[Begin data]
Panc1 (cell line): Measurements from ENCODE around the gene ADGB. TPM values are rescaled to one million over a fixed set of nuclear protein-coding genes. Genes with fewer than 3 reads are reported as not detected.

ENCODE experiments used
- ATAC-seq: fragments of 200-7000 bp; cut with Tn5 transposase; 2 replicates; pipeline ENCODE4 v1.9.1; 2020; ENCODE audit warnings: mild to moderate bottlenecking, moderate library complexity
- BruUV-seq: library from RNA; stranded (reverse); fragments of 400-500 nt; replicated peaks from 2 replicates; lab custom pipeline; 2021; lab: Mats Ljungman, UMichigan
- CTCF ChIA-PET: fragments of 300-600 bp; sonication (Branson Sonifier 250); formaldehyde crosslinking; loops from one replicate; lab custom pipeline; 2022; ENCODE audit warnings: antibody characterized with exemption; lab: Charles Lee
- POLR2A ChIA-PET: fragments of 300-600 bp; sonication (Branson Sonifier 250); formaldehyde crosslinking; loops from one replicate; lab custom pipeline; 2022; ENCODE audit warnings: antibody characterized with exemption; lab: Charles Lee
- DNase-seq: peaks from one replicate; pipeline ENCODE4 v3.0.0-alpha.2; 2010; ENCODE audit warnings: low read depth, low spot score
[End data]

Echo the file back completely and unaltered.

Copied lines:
Panc1 (cell line): Measurements from ENCODE around the gene ADGB. TPM values are rescaled to one million over a fixed set of nuclear protein-coding genes. Genes with fewer than 3 reads are reported as not detected.

ENCODE experiments used
- ATAC-seq: fragments of 200-7000 bp; cut with Tn5 transposase; 2 replicates; pipeline ENCODE4 v1.9.1; 2020; ENCODE audit warnings: mild to moderate bottlenecking, moderate library complexity
- BruUV-seq: library from RNA; stranded (reverse); fragments of 400-500 nt; replicated peaks from 2 replicates; lab custom pipeline; 2021; lab: Mats Ljungman, UMichigan
- CTCF ChIA-PET: fragments of 300-600 bp; sonication (Branson Sonifier 250); formaldehyde crosslinking; loops from one replicate; lab custom pipeline; 2022; ENCODE audit warnings: antibody characterized with exemption; lab: Charles Lee
- POLR2A ChIA-PET: fragments of 300-600 bp; sonication (Branson Sonifier 250); formaldehyde crosslinking; loops from one replicate; lab custom pipeline; 2022; ENCODE audit warnings: antibody characterized with exemption; lab: Charles Lee
- DNase-seq: peaks from one replicate; pipeline ENCODE4 v3.0.0-alpha.2; 2010; ENCODE audit warnings: low read depth, low spot score